republish to make sure that the public content accurately reflects the
new revision state.
To undo a rollback, look for the deleted revision in the trash bin, and recover it from there.
If there is an old revision that you want to make use of again, you do
not have to roll back every intervening revision to get back to
it. Instead you can restore the old revision back to the top of
the heap. In the Website Manager
click all the way down to the preview of the revision that you want to
restore. Then from the Revision menu, select "Restore
Revision". This creates a new revision, copied from the
original. It will be flagged as unpublished, even if the original
was published, so you will have to republish to take this revision
live, just as if it were a normal update.
Sometimes you want to see exactly how a piece of content changed
between two particular revisions. To see this, visit your
reference revision in the Website Manager
Then select "View Changes" from the Revision menu. You will be
presented with a list of all the other revisions on file. Select
one of these to compare to. For example, to see the most recent
change, visit the current (top) revision on file, then select "View
changes" and choose the next (2nd) revision in the list.
In the view of changes, old deleted content (content only present in
the earlier revision) is shown in
, with strikeout marks. New
added content (only present in the newer revision) is shown in
underlined. Unchanged content is shown as regular unmarked
text. If the text has changed too much, the Website Manager may
not be able to find much in common between the two revisions, and will
tend to show a rather random selection of deletions and insertions.
Viewing changes always shows the raw HTML code because changes may have occurred in the HTML tags or attributes, not just in the visible
text. If you view changes between non-text revisions (for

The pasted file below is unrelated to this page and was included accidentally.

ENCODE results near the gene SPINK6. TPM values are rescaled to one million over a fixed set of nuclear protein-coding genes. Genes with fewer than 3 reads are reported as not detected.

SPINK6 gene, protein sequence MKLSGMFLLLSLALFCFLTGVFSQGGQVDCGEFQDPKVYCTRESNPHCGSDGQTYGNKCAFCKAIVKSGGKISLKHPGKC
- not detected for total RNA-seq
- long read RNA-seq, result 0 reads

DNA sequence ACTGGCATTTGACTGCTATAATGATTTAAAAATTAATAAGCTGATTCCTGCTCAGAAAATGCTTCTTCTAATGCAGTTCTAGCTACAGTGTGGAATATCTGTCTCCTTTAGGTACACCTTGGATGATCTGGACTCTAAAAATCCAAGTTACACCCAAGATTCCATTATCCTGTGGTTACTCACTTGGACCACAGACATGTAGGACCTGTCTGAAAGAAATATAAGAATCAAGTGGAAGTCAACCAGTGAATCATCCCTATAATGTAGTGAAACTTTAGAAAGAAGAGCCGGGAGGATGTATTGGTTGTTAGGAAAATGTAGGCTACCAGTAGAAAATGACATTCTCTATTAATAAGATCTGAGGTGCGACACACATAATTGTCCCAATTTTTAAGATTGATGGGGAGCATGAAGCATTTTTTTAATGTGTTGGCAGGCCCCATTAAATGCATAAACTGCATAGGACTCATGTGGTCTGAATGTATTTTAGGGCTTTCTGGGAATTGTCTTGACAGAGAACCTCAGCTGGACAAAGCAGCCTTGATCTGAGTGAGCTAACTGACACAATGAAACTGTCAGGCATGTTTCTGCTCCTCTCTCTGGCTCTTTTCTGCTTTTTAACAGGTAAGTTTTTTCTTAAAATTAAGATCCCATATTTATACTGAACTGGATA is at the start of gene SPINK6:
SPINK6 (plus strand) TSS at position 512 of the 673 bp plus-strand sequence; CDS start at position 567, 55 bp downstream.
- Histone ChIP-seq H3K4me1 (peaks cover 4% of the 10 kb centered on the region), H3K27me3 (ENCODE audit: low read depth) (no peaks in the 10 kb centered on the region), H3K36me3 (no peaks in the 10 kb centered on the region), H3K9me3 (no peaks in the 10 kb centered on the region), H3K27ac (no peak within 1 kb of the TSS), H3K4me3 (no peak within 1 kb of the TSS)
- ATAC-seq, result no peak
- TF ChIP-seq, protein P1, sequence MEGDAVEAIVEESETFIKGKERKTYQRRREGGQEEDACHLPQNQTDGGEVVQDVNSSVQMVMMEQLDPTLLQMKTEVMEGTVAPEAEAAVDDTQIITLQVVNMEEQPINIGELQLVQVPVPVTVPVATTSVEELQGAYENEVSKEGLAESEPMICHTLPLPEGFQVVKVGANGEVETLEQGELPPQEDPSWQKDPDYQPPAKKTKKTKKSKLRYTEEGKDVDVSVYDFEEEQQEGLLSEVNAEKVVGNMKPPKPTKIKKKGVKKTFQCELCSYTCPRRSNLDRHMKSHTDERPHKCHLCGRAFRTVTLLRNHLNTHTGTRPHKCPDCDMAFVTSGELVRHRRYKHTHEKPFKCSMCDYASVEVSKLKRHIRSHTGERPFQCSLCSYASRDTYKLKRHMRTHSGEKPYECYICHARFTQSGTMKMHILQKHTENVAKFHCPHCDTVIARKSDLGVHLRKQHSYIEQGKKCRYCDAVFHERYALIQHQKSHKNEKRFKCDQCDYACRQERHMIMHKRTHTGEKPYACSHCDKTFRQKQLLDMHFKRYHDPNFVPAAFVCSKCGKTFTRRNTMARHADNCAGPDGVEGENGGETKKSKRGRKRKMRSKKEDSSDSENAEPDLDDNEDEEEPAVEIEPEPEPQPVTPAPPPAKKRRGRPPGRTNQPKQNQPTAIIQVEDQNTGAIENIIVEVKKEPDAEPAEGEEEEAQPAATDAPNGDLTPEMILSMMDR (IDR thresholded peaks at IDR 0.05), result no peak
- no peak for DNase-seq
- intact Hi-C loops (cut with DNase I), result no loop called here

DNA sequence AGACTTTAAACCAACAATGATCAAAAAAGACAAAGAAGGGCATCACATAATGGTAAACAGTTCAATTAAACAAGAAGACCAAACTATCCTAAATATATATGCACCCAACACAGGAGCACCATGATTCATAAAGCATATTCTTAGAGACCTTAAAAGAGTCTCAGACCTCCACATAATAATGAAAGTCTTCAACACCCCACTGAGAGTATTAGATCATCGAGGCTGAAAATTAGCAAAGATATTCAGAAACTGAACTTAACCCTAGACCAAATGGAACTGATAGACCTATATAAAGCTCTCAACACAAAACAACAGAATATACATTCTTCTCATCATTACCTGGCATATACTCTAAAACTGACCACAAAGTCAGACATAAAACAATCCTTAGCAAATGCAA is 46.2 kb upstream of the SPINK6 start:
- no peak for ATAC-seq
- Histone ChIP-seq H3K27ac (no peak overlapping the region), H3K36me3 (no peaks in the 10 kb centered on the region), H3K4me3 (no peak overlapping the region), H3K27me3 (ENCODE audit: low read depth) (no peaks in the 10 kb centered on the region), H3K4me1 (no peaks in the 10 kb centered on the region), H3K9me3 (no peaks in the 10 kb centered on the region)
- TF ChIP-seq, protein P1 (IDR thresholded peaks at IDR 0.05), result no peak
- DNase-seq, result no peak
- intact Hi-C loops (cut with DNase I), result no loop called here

example, between two images) you will see the differences in their HTML
representations (eg. in the IMG tags), not in the actual files.
If your archives are growing too long or messy, and you decide you
don't need that much historical information, you can select "Clean up"
from the Revisions menu. This allows you check off which
revisions to discard, and which to keep. By default it selects
for removal any old revisions which were never published. Deleted
revisions are moved to the trash bin.
You can implement a simple workflow system for approving
revisions. Every content manager (or website administrator) has
one of three CMS roles: editor, designer, or administrator.
Editors are allowed to update editorial content, and designers are
allowed to update design content. Only administrators are allowed
to publish content.
Since unpublished content is not shown to regular users, publishing is
equivalent to approving content. To restrict approval of content
to a limited set of content managers, grant the "administrator"
privilege only to those users who should have that power. Regular
editors or designers can then make updates in the CMS without
accidentally taking things live.